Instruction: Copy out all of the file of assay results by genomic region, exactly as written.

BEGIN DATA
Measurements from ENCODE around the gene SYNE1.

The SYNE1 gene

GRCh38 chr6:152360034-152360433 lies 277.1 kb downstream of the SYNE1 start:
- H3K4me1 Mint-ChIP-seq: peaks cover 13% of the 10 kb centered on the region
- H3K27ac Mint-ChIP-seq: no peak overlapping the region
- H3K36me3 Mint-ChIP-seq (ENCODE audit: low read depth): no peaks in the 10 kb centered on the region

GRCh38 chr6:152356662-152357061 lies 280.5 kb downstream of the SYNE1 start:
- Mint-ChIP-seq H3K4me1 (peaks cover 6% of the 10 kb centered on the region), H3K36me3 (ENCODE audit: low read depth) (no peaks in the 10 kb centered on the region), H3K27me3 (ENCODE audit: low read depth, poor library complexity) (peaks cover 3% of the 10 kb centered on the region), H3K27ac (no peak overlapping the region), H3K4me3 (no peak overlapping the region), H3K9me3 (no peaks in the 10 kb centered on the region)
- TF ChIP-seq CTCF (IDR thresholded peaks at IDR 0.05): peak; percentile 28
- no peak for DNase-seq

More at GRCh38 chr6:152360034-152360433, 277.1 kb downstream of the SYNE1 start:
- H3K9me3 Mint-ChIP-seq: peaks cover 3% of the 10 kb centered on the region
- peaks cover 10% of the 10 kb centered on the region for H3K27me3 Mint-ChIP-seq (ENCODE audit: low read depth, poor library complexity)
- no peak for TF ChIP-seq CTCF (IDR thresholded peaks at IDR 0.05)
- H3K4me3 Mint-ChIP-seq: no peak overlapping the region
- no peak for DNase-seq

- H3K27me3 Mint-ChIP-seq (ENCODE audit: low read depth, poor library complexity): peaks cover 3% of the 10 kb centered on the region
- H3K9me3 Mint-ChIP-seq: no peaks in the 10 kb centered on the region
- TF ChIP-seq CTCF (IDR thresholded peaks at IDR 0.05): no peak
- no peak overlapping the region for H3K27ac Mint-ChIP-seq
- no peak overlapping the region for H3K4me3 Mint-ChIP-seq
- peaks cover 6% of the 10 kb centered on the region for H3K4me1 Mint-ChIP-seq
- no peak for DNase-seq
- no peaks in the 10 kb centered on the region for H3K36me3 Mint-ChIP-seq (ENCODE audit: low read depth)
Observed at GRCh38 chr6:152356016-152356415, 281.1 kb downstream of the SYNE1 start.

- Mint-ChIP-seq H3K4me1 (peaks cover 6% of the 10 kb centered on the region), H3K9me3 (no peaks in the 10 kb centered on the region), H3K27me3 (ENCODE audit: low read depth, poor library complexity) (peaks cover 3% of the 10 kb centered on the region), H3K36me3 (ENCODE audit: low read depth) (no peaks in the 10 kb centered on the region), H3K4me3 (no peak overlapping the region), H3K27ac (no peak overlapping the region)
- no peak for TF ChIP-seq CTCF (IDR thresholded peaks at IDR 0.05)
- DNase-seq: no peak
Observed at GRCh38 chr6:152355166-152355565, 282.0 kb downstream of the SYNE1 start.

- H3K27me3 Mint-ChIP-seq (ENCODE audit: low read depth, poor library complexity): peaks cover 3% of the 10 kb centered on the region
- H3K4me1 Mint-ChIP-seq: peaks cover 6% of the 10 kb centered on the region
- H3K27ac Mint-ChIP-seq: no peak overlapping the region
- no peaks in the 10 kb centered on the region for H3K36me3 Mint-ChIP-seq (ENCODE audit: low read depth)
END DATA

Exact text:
Measurements from ENCODE around the gene SYNE1.

The SYNE1 gene

GRCh38 chr6:152360034-152360433 lies 277.1 kb downstream of the SYNE1 start:
- H3K4me1 Mint-ChIP-seq: peaks cover 13% of the 10 kb centered on the region
- H3K27ac Mint-ChIP-seq: no peak overlapping the region
- H3K36me3 Mint-ChIP-seq (ENCODE audit: low read depth): no peaks in the 10 kb centered on the region

GRCh38 chr6:152356662-152357061 lies 280.5 kb downstream of the SYNE1 start:
- Mint-ChIP-seq H3K4me1 (peaks cover 6% of the 10 kb centered on the region), H3K36me3 (ENCODE audit: low read depth) (no peaks in the 10 kb centered on the region), H3K27me3 (ENCODE audit: low read depth, poor library complexity) (peaks cover 3% of the 10 kb centered on the region), H3K27ac (no peak overlapping the region), H3K4me3 (no peak overlapping the region), H3K9me3 (no peaks in the 10 kb centered on the region)
- TF ChIP-seq CTCF (IDR thresholded peaks at IDR 0.05): peak; percentile 28
- no peak for DNase-seq

More at GRCh38 chr6:152360034-152360433, 277.1 kb downstream of the SYNE1 start:
- H3K9me3 Mint-ChIP-seq: peaks cover 3% of the 10 kb centered on the region
- peaks cover 10% of the 10 kb centered on the region for H3K27me3 Mint-ChIP-seq (ENCODE audit: low read depth, poor library complexity)
- no peak for TF ChIP-seq CTCF (IDR thresholded peaks at IDR 0.05)
- H3K4me3 Mint-ChIP-seq: no peak overlapping the region
- no peak for DNase-seq

- H3K27me3 Mint-ChIP-seq (ENCODE audit: low read depth, poor library complexity): peaks cover 3% of the 10 kb centered on the region
- H3K9me3 Mint-ChIP-seq: no peaks in the 10 kb centered on the region
- TF ChIP-seq CTCF (IDR thresholded peaks at IDR 0.05): no peak
- no peak overlapping the region for H3K27ac Mint-ChIP-seq
- no peak overlapping the region for H3K4me3 Mint-ChIP-seq
- peaks cover 6% of the 10 kb centered on the region for H3K4me1 Mint-ChIP-seq
- no peak for DNase-seq
- no peaks in the 10 kb centered on the region for H3K36me3 Mint-ChIP-seq (ENCODE audit: low read depth)
Observed at GRCh38 chr6:152356016-152356415, 281.1 kb downstream of the SYNE1 start.

- Mint-ChIP-seq H3K4me1 (peaks cover 6% of the 10 kb centered on the region), H3K9me3 (no peaks in the 10 kb centered on the region), H3K27me3 (ENCODE audit: low read depth, poor library complexity) (peaks cover 3% of the 10 kb centered on the region), H3K36me3 (ENCODE audit: low read depth) (no peaks in the 10 kb centered on the region), H3K4me3 (no peak overlapping the region), H3K27ac (no peak overlapping the region)
- no peak for TF ChIP-seq CTCF (IDR thresholded peaks at IDR 0.05)
- DNase-seq: no peak
Observed at GRCh38 chr6:152355166-152355565, 282.0 kb downstream of the SYNE1 start.

- H3K27me3 Mint-ChIP-seq (ENCODE audit: low read depth, poor library complexity): peaks cover 3% of the 10 kb centered on the region
- H3K4me1 Mint-ChIP-seq: peaks cover 6% of the 10 kb centered on the region
- H3K27ac Mint-ChIP-seq: no peak overlapping the region
- no peaks in the 10 kb centered on the region for H3K36me3 Mint-ChIP-seq (ENCODE audit: low read depth)